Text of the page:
Midnight Express

Austin Chronicle

DIRECTED BY: Alan Parker

REVIEWED: 02-15-99

Twenty years ago the plot line was simple enough: William Hayes (Davis), a naive young American vacationing with his girlfriend (Miracle) in Istanbul, Turkey, tries to smuggle a couple of kilos of hash out of the country and back to the States. He is caught and thrown into a Turkish prison to serve his sentence of four years on the charge of possession. There, he is tortured, raped and forced into the brutal state of survival one must attain while doing time in any prison, much less a Turkish one. He buddies up with other Americans and foreigners who have been imprisoned, most of them caught for smuggling hash, and soon discovers the only way out of the jail is through death or by "the midnight express" (a prison term for escape). That train, says Hayes' friend and fellow prison mate Max (John Hurt in a standout performance), doesn't run around here. But ultimately Hayes does escape, makes it over the Turkish border into Greece and arrives back in America, almost six years after his original incarceration. Although this may sound like a Hollywood plot line, the story is entirely true. A talented new writer named Oliver Stone revealed Hayes' attitude as another ignorant American, thinking he is above the law because of his nationality and difference in culture. The national hate for foreigners, especially Americans, is also well-diagrammed throughout the film; the Turkish call them "ayip," which means sinful, evil. Brad Davis (Chariots of Fire, Sybil) gives a career-best performance and Randy Quaid is superb, one of the few roles where he draws our attention with his acting ability rather than being plain obnoxious. Director Alan Parker, better known for other powerful films like Mississippi Burning and Pink Floyd: The Wall, milks naturalistic performances out of his small cast and creates a brutal intensity rarely matched in cinema today. Michael Serensin's cinematography is oddly sedating yet intense, giving the prison and the whole country of Turkey a frightful, alien sort of feel. This digitally re-mastered 20th anniversary edition gives a clearer look at a classic film about the clash between American pomposity and violent government corruption.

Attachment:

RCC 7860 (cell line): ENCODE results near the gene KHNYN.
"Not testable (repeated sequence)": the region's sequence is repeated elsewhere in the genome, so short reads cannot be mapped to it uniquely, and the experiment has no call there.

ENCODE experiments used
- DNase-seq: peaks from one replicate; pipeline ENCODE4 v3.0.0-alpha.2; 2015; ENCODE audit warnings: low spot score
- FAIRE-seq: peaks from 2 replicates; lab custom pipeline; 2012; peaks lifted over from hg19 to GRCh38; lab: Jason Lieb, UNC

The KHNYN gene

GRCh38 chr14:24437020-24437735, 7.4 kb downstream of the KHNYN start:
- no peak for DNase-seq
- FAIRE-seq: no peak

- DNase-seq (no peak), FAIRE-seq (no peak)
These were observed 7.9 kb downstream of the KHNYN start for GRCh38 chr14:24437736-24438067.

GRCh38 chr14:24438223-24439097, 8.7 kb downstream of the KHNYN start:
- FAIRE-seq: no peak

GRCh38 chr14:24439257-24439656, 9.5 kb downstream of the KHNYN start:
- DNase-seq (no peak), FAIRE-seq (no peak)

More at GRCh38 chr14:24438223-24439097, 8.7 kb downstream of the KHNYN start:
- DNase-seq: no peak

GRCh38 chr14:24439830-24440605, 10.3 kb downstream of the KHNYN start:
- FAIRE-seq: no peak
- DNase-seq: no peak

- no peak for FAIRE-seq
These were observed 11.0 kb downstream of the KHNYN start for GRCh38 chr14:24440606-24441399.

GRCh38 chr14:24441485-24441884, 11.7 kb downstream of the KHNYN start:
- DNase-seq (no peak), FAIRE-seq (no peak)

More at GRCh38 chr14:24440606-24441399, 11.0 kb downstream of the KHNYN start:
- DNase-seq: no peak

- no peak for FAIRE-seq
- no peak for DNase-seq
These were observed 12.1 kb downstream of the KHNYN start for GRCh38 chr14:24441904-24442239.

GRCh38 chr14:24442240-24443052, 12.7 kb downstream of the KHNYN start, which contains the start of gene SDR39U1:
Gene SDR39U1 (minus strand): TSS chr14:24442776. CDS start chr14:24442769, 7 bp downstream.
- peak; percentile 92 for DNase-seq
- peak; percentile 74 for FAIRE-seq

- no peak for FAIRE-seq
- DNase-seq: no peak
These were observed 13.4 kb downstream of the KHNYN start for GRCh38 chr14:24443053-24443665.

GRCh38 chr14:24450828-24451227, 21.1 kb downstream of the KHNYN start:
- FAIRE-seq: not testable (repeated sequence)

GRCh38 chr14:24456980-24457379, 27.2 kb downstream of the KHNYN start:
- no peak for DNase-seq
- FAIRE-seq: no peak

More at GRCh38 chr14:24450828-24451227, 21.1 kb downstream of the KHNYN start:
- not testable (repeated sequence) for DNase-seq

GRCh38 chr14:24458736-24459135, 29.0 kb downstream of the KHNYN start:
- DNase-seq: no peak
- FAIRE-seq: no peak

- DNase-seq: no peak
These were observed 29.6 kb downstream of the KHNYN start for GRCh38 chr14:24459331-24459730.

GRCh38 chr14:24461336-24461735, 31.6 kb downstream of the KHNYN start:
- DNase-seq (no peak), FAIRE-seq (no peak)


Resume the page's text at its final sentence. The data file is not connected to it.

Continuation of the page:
--Eli Kooris

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